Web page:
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Human capital and growth. China’s role.

Human capital counts, even in China. The dimensions are different, obviously, but the problem of workers’ wages and, above all, of their qualification is also being felt in Asia. Even in China, despite what we would be led to think. The question reveals, there as in other production areas, varyingly strong possibilities of economic growth. This is the demonstration of the importance of corporate culture in respect of the prospects of well-being of a country.

It’s therefore interesting to gain a closer understanding of the situation in China, and important for a better understanding of the contacts of many Italian companies. Even if the relationship between human capital and business in China is a complex subject, involving corporate culture in general and the Chinese one in particular.

Four Chinese researchers, spread however between Beijing, Cambridge and Nottingham, have given an updated, and merciless, picture of the situation in an article which in a reduced space provides an up-to-date analysis and history of the condition of Chinese workers.

Inequality, human capital and innovation: China’s remaining big problems by Wu D. (University of Cambridge), Wu Z. (Nottingham Business School, Trent University), Wang J. (School of Contemporary Chinese studies, University of Nottingham) and Zhao Z. (School of Labour and Human Resources, Renmin University of China, Beijing), published in the International Journal of Economics and Business Modeling, opens with a brief summary of literature on the topic and then moves on to an analysis of the effects on inequality of the economic reforms implemented in recent years. A thorough description is then given of the wage and benefits policies aimed at workers, policies which reflect and fully explain the type of corporate culture present in the country.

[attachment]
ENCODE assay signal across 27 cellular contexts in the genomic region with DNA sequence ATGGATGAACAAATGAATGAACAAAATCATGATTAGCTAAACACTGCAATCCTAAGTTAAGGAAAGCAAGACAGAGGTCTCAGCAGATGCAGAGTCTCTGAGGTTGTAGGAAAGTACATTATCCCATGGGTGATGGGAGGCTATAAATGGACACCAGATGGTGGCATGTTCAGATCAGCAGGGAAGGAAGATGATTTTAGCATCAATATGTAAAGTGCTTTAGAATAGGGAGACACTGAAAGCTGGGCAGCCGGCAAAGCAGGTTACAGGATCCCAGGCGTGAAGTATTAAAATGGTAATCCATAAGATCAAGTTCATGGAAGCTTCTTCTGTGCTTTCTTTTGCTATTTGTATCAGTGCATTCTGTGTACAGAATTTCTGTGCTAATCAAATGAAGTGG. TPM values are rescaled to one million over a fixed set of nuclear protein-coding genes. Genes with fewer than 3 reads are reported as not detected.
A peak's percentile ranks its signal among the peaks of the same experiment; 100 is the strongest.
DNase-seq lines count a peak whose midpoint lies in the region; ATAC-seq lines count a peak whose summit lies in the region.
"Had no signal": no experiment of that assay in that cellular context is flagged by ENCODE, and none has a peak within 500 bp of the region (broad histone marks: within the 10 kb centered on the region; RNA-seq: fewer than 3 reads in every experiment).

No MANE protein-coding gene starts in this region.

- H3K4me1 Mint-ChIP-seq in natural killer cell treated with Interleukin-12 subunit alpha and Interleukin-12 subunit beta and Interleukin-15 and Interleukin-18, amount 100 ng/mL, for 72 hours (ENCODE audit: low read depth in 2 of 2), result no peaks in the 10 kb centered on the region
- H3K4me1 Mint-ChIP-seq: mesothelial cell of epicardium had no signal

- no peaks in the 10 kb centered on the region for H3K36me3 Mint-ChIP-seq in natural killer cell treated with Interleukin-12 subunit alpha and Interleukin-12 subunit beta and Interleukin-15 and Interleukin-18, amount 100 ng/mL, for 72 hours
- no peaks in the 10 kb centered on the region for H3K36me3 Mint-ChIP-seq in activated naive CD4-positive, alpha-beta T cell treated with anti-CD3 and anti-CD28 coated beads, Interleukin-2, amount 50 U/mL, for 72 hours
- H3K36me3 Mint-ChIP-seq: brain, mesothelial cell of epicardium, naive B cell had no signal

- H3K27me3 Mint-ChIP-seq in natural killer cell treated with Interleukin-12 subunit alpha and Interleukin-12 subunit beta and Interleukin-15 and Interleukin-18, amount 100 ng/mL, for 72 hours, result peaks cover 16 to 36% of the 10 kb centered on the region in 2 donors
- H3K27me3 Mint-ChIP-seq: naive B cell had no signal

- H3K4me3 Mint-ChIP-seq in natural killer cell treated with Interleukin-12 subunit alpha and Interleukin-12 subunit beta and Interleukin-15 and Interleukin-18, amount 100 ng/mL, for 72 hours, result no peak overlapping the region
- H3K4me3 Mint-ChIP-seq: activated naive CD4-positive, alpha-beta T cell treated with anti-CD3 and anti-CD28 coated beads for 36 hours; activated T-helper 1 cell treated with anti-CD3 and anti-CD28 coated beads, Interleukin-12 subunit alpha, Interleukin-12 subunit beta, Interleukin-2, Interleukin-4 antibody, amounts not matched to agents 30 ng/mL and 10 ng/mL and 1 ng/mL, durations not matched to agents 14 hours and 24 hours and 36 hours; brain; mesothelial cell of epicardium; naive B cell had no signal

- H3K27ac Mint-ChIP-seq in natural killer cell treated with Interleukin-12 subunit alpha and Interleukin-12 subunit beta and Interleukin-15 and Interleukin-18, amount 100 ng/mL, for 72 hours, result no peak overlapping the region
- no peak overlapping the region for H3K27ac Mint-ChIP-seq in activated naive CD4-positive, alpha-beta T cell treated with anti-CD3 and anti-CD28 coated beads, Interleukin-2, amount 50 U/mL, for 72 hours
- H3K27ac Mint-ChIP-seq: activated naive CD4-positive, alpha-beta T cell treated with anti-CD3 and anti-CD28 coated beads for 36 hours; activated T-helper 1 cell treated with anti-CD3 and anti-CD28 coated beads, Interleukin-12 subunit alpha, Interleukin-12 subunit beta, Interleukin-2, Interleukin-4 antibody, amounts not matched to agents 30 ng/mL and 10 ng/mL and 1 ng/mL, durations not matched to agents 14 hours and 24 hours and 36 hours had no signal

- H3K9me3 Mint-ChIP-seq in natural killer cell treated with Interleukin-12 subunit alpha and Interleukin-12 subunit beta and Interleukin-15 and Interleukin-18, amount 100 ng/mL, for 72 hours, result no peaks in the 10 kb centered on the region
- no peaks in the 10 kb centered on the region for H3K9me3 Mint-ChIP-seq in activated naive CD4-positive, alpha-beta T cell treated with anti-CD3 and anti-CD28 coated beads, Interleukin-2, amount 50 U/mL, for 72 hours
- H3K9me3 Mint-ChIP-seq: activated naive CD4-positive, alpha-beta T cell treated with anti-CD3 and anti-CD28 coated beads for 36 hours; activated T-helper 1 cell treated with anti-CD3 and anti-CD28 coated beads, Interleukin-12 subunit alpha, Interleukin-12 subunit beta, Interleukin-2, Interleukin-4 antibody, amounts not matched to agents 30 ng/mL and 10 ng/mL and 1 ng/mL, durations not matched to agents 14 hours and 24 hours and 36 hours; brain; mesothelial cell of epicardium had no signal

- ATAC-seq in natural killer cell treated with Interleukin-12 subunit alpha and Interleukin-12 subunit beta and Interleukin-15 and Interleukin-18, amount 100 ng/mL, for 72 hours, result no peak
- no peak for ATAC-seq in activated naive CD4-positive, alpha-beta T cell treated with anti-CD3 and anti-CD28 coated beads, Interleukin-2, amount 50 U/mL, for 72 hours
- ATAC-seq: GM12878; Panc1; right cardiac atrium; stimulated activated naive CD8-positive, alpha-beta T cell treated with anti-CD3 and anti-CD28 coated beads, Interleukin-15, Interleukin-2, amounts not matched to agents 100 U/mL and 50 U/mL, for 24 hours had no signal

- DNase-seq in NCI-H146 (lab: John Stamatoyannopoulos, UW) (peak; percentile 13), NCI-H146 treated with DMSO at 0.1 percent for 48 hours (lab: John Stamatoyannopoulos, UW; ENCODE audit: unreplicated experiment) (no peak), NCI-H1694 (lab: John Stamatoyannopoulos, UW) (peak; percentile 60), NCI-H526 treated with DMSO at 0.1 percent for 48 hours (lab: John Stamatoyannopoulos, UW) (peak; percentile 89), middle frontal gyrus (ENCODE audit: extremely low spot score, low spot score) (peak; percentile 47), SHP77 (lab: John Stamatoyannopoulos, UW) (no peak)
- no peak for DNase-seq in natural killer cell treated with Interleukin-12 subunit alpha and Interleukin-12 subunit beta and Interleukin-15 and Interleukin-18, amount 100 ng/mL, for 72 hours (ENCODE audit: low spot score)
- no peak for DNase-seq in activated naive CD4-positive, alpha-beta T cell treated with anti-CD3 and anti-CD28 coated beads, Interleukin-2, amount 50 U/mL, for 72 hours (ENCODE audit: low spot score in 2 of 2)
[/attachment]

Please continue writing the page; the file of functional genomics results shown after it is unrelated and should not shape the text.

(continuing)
Above all, however, there’s the future. For the four authors, if the key to growth also lies in technological innovation in China too, this involves a human capital with better pay and education. Without these conditions it is forecast that economic growth in China will be destined to have many problems. Or rather, even more so. If, the article adds, China does not taken into serious consideration the problem of inequality of income of disadvantaged groups of people, it is possible to foresee such political imbalance as to derail economic growth in the country.

All in all, China has opened up to the west but it may have to be viewed in a different light than usual.

Inequality, human capital and innovation: China’s remaining big problems

Wu D., Wu Z., Wang J., Zhao Z.

International journal of economics and business modeling, volume 5, Issue 1, 2014, pp. 233-237